As may be appreciated from the proceeding, multiple receiving panels and multiple transmitting panels are generally necessary to provide substantial hemispherical coverage when the antenna assembly components are substantially non-moving. As a smaller antenna assembly size is desirable in residential, commercial or governmental settings for both aesthetic and economic reasons, the multiple transmitting panels 26 are radially offset and nested with respect to the multiple receiving panels 22 in order to reduce the size of the ground-based antenna assembly. However, it should be understood that radially offsetting and nesting the multiple receiving panels 22 with respect to the multiple transmitting panels 26 similarly reduces the size of the ground-based antenna assembly.
For example and with specific reference to FIG. 6, the multiple receiving panels 22 are radially spaced a first radial distance 42 from an arbitrary reference point 50 on the assembly base 14 and the multiple transmitting panels 26 are radially spaced a second radial distance 46 from the arbitrary reference point 50 that is greater than the first radial distance 42. In addition, each of the multiple transmitting panels 26 are placed between two of the multiple receiving panels 22 such that the lower portion 54 of each of the multiple transmitting panels 26 is below the upper portion 58 of the two of the multiple receiving panels 22 on each side of each of the multiple transmitting panel 26 (i.e., radially off-set and nested). Alternatively, the radially off-setting and nesting may be accomplished by selecting a second radial distance 46 that is less than the first radial distance 42 and placing each of the multiple receiving panels 22 between two of the multiple transmitting panels 26 such that the upper portion of the transmitting panel is above the lower portion of the multiple receiving panels 22 on each side of one of the multiple transmitting panels 26. Furthermore, it should be understood that the radial distance of each individual transmitting and/or receiving panel do not necessarily need to be the same in order to realize the size reduction attributable to the radially offsetting and nesting scheme presented herein.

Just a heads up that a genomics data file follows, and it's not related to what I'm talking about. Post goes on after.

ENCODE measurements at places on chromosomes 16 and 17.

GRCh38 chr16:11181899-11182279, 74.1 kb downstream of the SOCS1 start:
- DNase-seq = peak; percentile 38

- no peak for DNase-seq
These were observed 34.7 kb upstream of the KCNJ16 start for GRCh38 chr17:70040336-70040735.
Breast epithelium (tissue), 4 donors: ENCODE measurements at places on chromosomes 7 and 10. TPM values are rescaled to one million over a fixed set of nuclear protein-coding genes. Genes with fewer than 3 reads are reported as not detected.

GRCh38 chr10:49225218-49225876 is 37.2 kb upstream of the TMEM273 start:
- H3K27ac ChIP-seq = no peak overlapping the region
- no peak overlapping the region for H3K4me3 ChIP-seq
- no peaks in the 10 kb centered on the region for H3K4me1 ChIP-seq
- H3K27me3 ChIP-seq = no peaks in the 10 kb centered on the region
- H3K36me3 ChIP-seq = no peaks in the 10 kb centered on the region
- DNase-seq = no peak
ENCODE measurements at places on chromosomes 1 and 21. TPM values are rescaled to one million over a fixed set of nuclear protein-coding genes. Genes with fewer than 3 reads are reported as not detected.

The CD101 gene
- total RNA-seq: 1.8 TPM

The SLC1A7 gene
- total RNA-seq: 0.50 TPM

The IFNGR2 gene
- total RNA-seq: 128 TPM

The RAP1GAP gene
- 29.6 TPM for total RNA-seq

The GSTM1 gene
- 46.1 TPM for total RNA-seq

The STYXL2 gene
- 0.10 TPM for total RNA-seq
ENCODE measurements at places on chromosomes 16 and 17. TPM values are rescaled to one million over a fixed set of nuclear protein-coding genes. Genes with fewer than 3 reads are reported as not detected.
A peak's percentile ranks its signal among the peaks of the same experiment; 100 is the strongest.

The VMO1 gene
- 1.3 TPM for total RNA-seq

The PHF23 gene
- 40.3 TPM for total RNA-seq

From the foregoing description, it may be appreciated that the present invention provides a ground-based antenna assembly that has a reduced number of mechanically moving parts with an assembly size that is minimized for a given set of panels. Furthermore, those skilled in the art can now appreciate from the foregoing description that the broad teachings of the present invention can be implemented in a variety of forms. The principles provided here are readily adaptable for many applications. Therefore, the true scope of the invention is vast, and other modifications will become apparent to the skilled practitioner upon a study of the specification, including drawings, and the following claims.
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|U.S. Classification||343/700.0MS, 343/893, 343/849, 343/846, 343/848|
|International Classification||H01Q3/24, H01Q21/20, H01Q21/29|
|Cooperative Classification||H01Q3/242, H01Q21/205, H01Q21/29|
|European Classification||H01Q3/24B, H01Q21/20B, H01Q21/29|
|Sep 20, 1999||AS||Assignment|
Owner name: MOTOROLA, INC., ILLINOIS
Free format text: ASSIGNMENT OF ASSIGNORS INTEREST;ASSIGNORS:LAIDIG, DAVID R.;LOCKE, JOHN W.;REEL/FRAME:010266/0632
Effective date: 19990916
|Aug 26, 2005||FPAY||Fee payment|
Year of fee payment: 4
|Sep 12, 2008||AS||Assignment|
Owner name: TORSAL TECHNOLOGY GROUP LTD. LLC, DELAWARE
Free format text: ASSIGNMENT OF ASSIGNORS INTEREST;ASSIGNOR:MOTOROLA, INC.;REEL/FRAME:021527/0213
Effective date: 20080620
|Aug 21, 2009||FPAY||Fee payment|
Year of fee payment: 8
|Jan 10, 2011||AS||Assignment|
Effective date: 20101103
Free format text: ASSIGNMENT OF ASSIGNORS INTEREST;ASSIGNOR:TORSAL TECHNOLOGY GROUP LTD. LLC;REEL/FRAME:025608/0043
Owner name: CDC PROPRIETE INTELLECTUELLE, FRANCE
|Sep 9, 2013||FPAY||Fee payment|
Year of fee payment: 12